People ask me if I could go back to the opening of bread&cup five years ago, would I do things differently? I’m sure there were some things I would tweak here and there, but for the most part I feel like we hit the mark closely to where we were aiming. I would, however, wished I had known a few things about the restaurant business that I didn’t know beforehand. Here are some bits of advice I offer if you are thinking about opening your own place.
Stuff breaks. You know this in theory. Its advice your dad gave you along the way. But until you hear the sound of glass shattering on a daily basis, you’ve not fully grasped this principle. Your restaurant is a public space, meaning you are going to have lots of people handling your stuff, your breakable stuff, and you need to get your head around this fact.
One simple way to replicate it is to have someone in your family go to the cupboard ever two hours, reach for a glass, plate or other breakable item, and throw it on the floor. Get used to that sound, because you are going to hear it every day. Beware of your Pavlovian responses. You will condition yourself to wince in pain or remind yourself that is just a part of your business.
Where is the C clamp? I joke around with my staff that I could hire an assistant to just help me find stuff in the kitchen. I am constantly saying, “where’s the ______?” Things get misplaced all the time. It comes from having new staff not knowing where everything goes. Remember that little phrase from kindergarten, A place for everything and everything in its place? It applies equally in the professional kitchen. Preach it often and it will eventually sink in.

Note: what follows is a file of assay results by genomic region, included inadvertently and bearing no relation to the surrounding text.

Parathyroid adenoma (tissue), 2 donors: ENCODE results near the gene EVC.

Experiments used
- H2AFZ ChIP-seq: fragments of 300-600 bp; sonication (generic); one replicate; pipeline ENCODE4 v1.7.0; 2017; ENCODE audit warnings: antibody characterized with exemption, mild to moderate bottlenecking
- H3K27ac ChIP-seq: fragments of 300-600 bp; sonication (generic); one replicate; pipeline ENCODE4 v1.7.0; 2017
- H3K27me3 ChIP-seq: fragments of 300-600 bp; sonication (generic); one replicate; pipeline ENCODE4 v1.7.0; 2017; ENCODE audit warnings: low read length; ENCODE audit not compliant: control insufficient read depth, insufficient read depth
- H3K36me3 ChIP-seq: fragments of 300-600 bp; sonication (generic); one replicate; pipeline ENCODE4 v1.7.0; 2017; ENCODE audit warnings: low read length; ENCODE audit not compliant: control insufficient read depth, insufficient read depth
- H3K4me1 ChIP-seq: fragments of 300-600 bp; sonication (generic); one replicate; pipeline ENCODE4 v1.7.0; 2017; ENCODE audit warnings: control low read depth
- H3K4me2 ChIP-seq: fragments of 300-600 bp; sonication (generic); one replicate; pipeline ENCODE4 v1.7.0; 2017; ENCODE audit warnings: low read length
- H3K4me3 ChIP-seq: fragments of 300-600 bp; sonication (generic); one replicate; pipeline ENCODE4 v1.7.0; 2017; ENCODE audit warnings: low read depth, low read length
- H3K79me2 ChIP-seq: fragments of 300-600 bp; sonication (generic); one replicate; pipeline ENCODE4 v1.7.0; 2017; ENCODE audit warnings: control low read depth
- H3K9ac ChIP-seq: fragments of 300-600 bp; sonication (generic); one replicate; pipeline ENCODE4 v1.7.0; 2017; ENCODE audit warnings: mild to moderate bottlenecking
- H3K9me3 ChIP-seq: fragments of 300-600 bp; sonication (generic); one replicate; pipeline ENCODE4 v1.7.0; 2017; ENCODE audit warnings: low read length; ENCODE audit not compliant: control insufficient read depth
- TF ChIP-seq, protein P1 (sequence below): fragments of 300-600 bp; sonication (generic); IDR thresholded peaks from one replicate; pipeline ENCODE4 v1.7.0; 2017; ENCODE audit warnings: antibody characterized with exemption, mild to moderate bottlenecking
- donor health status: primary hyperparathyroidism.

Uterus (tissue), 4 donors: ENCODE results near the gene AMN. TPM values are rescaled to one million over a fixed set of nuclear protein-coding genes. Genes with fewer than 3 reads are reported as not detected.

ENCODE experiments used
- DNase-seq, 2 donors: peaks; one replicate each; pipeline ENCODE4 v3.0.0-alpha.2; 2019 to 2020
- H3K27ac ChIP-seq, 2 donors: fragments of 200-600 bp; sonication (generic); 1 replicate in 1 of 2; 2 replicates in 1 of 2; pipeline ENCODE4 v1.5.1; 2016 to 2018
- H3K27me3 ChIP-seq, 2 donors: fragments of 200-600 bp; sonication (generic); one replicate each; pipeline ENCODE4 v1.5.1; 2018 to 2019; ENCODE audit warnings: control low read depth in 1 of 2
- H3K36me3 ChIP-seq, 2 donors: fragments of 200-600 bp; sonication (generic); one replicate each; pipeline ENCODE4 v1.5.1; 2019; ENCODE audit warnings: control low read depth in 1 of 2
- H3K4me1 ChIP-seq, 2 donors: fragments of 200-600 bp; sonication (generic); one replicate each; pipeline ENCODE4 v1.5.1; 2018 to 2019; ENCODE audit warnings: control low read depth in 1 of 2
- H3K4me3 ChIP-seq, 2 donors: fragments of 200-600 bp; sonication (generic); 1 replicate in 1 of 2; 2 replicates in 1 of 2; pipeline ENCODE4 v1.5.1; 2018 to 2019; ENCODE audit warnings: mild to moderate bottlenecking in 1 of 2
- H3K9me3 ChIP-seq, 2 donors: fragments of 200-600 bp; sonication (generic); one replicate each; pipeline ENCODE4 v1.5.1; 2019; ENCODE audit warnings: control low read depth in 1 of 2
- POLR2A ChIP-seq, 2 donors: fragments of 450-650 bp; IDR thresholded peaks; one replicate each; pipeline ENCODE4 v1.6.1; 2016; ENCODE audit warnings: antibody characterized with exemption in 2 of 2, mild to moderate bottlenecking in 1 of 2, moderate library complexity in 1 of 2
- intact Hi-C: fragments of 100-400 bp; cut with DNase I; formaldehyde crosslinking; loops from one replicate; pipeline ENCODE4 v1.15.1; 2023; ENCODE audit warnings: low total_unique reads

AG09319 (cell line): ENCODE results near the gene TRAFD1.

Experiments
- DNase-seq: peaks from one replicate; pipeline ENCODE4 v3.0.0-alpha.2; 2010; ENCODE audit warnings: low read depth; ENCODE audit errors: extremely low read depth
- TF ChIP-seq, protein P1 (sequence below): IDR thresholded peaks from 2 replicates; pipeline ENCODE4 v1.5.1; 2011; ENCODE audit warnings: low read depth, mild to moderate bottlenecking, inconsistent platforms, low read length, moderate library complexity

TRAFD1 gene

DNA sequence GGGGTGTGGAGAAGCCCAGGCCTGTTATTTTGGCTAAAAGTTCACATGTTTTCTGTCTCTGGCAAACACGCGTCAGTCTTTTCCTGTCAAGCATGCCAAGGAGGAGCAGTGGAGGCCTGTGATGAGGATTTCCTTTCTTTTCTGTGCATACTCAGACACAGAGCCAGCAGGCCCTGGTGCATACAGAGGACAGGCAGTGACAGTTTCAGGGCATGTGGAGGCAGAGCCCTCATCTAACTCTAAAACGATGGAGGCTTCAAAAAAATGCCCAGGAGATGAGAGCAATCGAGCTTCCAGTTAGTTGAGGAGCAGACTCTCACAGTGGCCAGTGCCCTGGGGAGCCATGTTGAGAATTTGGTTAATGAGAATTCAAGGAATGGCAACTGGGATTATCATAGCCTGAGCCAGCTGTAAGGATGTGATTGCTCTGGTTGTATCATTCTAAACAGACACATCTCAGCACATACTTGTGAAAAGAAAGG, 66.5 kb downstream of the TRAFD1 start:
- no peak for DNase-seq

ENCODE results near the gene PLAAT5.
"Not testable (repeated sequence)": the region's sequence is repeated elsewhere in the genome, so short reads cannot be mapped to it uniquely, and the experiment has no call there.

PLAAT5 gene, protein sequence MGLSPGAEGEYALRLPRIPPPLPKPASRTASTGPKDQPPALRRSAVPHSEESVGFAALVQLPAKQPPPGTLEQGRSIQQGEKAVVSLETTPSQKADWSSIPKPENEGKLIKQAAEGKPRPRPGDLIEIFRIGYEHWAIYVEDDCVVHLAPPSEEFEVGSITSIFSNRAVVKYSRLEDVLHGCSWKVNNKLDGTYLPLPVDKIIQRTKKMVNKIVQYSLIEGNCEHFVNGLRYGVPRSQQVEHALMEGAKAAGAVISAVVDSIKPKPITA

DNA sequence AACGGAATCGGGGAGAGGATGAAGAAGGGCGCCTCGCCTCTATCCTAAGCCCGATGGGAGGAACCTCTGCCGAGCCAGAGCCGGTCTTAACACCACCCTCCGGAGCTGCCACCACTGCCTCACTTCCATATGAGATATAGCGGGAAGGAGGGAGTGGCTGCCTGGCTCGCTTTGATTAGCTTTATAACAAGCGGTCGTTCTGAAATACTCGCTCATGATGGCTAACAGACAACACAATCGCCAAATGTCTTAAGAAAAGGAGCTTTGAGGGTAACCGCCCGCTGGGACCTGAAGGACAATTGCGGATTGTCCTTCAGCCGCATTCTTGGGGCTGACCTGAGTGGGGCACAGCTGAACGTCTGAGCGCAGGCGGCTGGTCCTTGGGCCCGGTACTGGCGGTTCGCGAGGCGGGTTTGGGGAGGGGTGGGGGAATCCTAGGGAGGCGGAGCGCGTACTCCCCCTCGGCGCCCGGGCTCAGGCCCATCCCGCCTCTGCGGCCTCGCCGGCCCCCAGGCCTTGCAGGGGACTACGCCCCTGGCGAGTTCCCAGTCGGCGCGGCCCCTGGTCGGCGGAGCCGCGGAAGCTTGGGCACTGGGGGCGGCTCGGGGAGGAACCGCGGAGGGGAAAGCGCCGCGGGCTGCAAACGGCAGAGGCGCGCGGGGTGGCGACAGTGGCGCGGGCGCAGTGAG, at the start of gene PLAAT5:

Reset the table. You must never lose sight of the fact that you are in the service industry, empasis on serving. Guests come in your front door, slide their feet under your table, eat your food and go on their way. That’s their job as guests. Your job is to be ready for their visit and to make that visit as enjoyable as possible. When they leave, you make it look as if no one had been there before. Its what Danny Meyer refers to as resetting the table.
Some folks are going to leave quite a mess. The family with a toddler will drop crumbs all over your floor. Some guy is going to spill his full drink across your bar. You will eventually be informed that someone threw up in the bathroom sink in the women’s restroom. It’s a little like home, but times twenty.
Service provides a unique reward. Where there are people, there will always be a mess to clean up. Accept it as a part of your job. See it as part of the beauty of your profession. How you choose to handle this will go a long way in deciding what kind of restaurant you will create.